The influence of participant behaviour on officials' satisfaction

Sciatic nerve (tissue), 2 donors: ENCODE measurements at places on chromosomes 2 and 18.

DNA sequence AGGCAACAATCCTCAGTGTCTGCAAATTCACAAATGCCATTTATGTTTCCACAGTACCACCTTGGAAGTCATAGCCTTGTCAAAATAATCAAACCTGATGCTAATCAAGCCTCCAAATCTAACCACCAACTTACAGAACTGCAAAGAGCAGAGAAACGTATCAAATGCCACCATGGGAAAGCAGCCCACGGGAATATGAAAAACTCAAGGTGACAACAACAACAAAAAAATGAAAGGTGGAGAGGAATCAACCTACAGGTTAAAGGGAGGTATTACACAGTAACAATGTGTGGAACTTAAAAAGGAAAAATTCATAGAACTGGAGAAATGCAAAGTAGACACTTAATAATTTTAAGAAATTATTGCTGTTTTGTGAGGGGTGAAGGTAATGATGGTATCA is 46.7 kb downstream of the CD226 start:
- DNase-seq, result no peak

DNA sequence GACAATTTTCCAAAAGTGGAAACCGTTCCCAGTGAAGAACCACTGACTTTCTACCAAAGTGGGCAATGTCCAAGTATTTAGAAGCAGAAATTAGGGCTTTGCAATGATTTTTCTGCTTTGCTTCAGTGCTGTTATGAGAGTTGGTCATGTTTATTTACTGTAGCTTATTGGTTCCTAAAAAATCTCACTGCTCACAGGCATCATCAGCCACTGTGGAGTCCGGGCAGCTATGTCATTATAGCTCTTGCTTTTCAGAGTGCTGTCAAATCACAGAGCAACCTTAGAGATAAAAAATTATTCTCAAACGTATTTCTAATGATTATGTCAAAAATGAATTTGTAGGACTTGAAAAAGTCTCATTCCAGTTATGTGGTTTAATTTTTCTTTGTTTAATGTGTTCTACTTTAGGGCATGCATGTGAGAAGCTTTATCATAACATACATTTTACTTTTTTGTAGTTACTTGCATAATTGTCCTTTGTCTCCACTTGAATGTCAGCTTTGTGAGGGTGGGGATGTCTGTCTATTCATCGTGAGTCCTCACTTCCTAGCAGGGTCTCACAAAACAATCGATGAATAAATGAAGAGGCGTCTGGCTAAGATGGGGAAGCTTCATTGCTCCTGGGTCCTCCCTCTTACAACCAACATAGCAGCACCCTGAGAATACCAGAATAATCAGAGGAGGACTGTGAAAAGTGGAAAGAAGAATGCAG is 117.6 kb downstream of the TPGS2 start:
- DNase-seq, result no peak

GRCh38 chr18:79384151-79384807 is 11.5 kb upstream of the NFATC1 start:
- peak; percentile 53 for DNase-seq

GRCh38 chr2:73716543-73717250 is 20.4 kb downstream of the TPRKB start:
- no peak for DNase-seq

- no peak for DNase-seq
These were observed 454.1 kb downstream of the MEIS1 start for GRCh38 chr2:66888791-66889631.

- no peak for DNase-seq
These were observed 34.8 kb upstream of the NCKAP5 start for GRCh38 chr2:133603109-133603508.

Despite their critical role, officials have been largely overlooked in the sport psychology literature. It is the purpose of this study to examine how participants' behaviour in the sporting context (i.e., coaches, players, and spectators) influences officials' satisfaction with the event. The Justplay Behaviour Management Program (JBMP) asks all game officials to provide a behavioural conduct rating of the home and away coach, players, and spectators on a scale of 1 Very Good to 5 Very Poor. They also provide a rating of their satisfaction with the game on the same scale. The data collection tool is known as a card. Data were collected by the JBMP from 120 officials in approximately 279 games in three sports (baseball, soccer, and football) which resulted in 1066 cards. Overall, officials were quite satisfied with the games (Ms = 1.52, 1.59, and 1.76 respectively). The six behavioural conduct ratings were then regressed on the satisfaction ratings using a stepwise linear regression for each sport (ps < .000). The influence of participant behaviour on officials' satisfaction differed for each sport. In baseball, the home and away players and coaches, and home spectators were the most influential (R2 adjusted = .78). For soccer officials, all three visiting participants and the home coaches were most influential (R2 adjusted = .42); and for football, only the coaches of both the home and away teams influenced the officials' satisfaction (R2 adjusted = .38). Discussion will revolve around implications for officiating training and the role sport psychology can play in this education.